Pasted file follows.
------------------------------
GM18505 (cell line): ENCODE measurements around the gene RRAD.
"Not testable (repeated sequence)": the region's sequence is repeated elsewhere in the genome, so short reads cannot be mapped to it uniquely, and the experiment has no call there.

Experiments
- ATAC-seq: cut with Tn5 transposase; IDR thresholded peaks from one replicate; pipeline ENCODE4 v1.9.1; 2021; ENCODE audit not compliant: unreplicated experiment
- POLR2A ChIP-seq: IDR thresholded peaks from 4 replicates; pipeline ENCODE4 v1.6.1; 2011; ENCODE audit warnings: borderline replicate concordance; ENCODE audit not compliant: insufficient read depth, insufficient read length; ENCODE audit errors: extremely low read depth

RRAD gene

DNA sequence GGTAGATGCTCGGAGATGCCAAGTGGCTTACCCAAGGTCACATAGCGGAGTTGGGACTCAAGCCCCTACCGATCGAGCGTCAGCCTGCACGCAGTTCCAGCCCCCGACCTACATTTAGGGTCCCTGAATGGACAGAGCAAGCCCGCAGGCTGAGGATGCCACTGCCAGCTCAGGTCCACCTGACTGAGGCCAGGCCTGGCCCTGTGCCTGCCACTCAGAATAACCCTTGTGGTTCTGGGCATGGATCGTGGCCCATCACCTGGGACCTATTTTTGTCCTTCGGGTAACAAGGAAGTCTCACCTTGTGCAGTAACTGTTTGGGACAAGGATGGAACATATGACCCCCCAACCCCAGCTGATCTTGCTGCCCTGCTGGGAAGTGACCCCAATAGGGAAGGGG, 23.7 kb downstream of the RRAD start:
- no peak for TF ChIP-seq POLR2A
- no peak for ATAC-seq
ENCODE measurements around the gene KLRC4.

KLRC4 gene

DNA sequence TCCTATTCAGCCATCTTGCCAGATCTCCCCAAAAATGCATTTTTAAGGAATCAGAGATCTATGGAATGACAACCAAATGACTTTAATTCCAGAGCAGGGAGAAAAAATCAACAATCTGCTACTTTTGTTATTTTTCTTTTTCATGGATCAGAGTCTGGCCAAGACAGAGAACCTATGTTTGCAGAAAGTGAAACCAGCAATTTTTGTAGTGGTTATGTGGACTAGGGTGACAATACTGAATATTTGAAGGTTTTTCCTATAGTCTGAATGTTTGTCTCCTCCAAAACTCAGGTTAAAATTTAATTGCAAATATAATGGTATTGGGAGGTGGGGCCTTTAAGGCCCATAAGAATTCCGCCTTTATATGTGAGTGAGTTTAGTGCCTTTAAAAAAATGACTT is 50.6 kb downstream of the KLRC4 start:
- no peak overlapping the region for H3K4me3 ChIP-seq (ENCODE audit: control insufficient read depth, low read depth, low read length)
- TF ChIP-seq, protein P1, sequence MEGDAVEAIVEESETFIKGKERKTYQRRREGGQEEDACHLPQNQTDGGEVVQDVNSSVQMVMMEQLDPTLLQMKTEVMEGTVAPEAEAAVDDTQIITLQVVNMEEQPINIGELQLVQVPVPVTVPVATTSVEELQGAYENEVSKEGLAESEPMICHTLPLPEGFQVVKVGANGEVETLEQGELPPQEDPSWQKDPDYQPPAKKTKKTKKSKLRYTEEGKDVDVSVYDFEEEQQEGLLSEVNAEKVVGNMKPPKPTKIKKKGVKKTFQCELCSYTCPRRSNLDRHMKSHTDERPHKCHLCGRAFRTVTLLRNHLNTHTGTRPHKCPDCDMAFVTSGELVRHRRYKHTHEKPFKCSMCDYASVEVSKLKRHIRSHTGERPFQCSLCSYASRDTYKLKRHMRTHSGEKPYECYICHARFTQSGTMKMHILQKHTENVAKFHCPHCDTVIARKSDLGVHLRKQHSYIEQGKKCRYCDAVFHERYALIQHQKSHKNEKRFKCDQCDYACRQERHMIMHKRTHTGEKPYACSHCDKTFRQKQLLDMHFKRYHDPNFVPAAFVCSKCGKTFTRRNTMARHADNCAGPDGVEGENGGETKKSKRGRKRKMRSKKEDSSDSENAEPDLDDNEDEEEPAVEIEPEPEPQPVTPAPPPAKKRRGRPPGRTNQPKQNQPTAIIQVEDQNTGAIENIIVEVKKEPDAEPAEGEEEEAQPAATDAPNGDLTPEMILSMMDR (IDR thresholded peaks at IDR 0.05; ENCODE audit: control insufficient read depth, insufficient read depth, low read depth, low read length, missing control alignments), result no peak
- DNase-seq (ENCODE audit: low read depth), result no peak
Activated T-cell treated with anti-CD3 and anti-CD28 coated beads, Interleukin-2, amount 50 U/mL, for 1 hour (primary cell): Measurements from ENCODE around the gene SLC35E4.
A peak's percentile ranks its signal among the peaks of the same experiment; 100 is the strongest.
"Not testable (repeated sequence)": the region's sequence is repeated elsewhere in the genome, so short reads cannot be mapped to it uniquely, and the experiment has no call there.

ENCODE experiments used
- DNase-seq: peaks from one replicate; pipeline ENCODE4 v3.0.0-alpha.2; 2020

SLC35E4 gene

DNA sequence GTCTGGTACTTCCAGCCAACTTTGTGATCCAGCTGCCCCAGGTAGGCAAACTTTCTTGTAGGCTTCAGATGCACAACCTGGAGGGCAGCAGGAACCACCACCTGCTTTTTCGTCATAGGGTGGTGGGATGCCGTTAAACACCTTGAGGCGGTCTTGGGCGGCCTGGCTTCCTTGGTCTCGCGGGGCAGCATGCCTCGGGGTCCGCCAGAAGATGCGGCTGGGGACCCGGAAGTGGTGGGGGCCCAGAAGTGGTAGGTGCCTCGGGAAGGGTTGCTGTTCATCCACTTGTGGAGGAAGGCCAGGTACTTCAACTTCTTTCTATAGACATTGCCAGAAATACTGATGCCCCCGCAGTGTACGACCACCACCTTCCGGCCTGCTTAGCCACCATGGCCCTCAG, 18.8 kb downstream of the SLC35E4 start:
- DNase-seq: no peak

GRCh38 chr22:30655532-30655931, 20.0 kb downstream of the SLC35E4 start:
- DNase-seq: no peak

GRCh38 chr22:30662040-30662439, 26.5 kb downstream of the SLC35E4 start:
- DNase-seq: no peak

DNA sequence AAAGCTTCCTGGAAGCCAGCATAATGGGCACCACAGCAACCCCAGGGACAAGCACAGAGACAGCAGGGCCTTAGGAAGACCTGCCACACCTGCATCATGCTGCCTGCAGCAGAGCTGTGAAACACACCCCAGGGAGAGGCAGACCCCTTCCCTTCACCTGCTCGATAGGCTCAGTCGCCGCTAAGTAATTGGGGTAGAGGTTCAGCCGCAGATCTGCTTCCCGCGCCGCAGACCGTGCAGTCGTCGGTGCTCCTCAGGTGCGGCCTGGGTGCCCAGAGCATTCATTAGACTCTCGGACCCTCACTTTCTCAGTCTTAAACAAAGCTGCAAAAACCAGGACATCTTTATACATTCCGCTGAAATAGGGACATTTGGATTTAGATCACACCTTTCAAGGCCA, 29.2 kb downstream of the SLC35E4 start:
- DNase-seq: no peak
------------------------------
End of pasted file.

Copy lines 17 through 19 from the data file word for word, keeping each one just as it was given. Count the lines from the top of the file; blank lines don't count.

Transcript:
A peak's percentile ranks its signal among the peaks of the same experiment; 100 is the strongest.
"Not testable (repeated sequence)": the region's sequence is repeated elsewhere in the genome, so short reads cannot be mapped to it uniquely, and the experiment has no call there.

ENCODE experiments used